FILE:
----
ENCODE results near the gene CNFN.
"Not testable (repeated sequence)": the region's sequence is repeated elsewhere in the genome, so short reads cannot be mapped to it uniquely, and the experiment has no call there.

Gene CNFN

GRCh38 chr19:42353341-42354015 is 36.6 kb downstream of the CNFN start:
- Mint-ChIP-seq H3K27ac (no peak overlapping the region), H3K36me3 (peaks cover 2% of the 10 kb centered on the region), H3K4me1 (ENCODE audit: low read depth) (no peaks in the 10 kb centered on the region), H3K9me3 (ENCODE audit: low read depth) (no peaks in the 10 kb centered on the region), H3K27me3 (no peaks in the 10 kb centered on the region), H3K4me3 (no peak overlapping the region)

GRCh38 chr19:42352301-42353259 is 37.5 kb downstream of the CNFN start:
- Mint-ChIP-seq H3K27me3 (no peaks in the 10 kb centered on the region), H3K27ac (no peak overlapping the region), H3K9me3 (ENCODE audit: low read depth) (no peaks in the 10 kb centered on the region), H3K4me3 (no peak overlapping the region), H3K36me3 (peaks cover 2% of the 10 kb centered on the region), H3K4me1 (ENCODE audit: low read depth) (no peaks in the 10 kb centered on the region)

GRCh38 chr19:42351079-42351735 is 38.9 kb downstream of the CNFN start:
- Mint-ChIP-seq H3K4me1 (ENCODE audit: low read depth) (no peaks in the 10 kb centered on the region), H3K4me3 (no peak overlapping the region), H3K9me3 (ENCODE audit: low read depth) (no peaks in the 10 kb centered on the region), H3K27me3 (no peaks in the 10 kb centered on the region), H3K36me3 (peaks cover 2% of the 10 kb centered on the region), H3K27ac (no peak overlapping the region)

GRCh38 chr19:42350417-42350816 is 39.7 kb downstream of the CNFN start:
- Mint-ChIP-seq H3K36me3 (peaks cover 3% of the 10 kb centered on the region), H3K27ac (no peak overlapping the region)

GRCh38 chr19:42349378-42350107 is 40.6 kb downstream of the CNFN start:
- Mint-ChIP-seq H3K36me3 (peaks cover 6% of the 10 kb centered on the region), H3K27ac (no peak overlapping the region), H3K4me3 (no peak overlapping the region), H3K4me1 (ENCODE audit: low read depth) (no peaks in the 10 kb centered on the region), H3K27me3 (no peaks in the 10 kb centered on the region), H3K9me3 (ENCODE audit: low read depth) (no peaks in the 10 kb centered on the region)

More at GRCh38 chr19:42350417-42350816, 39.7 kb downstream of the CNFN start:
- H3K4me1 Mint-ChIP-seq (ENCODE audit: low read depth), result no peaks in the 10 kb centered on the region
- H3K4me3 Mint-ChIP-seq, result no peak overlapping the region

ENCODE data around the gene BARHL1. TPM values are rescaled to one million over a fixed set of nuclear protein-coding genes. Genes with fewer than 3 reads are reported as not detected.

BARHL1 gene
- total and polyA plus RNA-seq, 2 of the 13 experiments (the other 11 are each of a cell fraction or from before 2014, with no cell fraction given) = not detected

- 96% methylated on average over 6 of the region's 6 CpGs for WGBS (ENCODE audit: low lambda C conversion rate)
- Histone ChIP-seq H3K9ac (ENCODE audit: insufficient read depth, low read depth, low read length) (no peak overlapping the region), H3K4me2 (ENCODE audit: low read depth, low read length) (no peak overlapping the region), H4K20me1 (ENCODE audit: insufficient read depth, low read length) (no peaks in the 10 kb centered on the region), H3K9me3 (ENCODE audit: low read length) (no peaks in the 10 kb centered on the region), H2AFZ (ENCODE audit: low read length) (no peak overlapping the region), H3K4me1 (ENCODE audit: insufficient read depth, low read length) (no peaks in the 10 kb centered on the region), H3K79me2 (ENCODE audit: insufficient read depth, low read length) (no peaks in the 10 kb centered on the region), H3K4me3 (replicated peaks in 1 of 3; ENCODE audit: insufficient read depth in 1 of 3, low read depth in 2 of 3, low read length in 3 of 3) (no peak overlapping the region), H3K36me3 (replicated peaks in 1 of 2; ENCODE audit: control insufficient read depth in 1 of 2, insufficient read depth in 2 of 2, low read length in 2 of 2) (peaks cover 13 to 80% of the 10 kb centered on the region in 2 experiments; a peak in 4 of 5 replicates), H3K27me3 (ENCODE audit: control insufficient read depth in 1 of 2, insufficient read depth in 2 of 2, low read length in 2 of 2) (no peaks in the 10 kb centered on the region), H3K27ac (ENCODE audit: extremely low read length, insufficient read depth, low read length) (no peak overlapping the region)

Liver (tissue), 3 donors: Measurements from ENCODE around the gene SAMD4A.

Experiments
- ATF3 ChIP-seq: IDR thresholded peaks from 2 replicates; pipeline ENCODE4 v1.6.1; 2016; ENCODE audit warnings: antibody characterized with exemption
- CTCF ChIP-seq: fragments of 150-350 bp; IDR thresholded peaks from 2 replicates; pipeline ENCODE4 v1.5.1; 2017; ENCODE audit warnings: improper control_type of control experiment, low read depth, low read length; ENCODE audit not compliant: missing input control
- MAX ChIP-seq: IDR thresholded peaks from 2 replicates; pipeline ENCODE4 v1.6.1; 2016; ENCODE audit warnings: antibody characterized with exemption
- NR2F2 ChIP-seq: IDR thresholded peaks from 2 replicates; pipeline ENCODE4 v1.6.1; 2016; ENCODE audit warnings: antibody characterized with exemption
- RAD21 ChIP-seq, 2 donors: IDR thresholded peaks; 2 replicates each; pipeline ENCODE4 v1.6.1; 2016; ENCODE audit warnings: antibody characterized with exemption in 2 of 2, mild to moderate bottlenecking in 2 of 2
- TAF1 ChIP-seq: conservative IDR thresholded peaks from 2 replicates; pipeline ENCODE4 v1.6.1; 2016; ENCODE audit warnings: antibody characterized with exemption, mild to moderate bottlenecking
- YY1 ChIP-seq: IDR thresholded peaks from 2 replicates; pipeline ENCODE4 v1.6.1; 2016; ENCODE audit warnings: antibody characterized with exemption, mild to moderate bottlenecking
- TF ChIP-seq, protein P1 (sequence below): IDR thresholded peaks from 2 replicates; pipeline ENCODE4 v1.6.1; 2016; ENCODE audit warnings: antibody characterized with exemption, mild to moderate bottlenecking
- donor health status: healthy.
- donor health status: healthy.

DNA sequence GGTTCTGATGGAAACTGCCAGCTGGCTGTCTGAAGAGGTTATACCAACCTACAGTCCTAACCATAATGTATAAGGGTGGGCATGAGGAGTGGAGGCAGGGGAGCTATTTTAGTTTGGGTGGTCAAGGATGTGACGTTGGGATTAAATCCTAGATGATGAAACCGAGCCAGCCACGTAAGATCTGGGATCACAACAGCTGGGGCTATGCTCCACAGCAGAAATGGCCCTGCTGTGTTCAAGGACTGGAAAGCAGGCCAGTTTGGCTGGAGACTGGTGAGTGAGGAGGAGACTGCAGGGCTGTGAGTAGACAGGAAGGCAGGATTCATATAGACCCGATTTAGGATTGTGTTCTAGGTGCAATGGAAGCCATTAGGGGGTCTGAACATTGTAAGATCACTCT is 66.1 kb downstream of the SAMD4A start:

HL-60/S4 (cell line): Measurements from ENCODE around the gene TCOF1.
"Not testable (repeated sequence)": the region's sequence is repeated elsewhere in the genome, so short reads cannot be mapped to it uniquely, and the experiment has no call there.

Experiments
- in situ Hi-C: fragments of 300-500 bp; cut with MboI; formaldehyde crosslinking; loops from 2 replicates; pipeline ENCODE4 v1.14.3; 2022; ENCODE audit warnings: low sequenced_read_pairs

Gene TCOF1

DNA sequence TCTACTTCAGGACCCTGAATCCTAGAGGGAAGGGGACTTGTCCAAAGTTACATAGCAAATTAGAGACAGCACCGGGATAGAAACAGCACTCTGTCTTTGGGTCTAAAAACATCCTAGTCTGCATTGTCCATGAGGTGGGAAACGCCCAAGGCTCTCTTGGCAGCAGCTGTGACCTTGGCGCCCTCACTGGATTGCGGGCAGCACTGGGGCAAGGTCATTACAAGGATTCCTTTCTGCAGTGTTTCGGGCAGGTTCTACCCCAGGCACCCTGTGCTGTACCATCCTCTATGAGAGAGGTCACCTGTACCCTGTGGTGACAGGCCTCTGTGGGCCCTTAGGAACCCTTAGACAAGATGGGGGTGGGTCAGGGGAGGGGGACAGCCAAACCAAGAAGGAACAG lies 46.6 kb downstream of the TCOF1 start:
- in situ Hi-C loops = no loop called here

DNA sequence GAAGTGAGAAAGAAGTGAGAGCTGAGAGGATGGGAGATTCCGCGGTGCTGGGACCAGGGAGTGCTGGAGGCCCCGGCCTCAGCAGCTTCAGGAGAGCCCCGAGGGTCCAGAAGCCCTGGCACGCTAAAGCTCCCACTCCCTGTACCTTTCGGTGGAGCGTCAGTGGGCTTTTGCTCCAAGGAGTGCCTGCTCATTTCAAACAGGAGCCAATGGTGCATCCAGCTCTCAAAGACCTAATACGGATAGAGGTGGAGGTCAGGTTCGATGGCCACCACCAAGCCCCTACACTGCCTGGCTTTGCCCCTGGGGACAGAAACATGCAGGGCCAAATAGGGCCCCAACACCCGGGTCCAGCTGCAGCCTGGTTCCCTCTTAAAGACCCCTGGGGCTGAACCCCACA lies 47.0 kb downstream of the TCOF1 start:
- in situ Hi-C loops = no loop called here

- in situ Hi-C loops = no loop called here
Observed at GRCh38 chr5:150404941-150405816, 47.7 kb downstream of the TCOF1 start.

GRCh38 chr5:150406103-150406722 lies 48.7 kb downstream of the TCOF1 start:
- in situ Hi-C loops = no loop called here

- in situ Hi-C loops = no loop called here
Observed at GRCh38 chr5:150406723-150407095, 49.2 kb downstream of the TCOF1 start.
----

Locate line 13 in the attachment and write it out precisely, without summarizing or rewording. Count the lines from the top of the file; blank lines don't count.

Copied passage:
- Mint-ChIP-seq H3K36me3 (peaks cover 6% of the 10 kb centered on the region), H3K27ac (no peak overlapping the region), H3K4me3 (no peak overlapping the region), H3K4me1 (ENCODE audit: low read depth) (no peaks in the 10 kb centered on the region), H3K27me3 (no peaks in the 10 kb centered on the region), H3K9me3 (ENCODE audit: low read depth) (no peaks in the 10 kb centered on the region)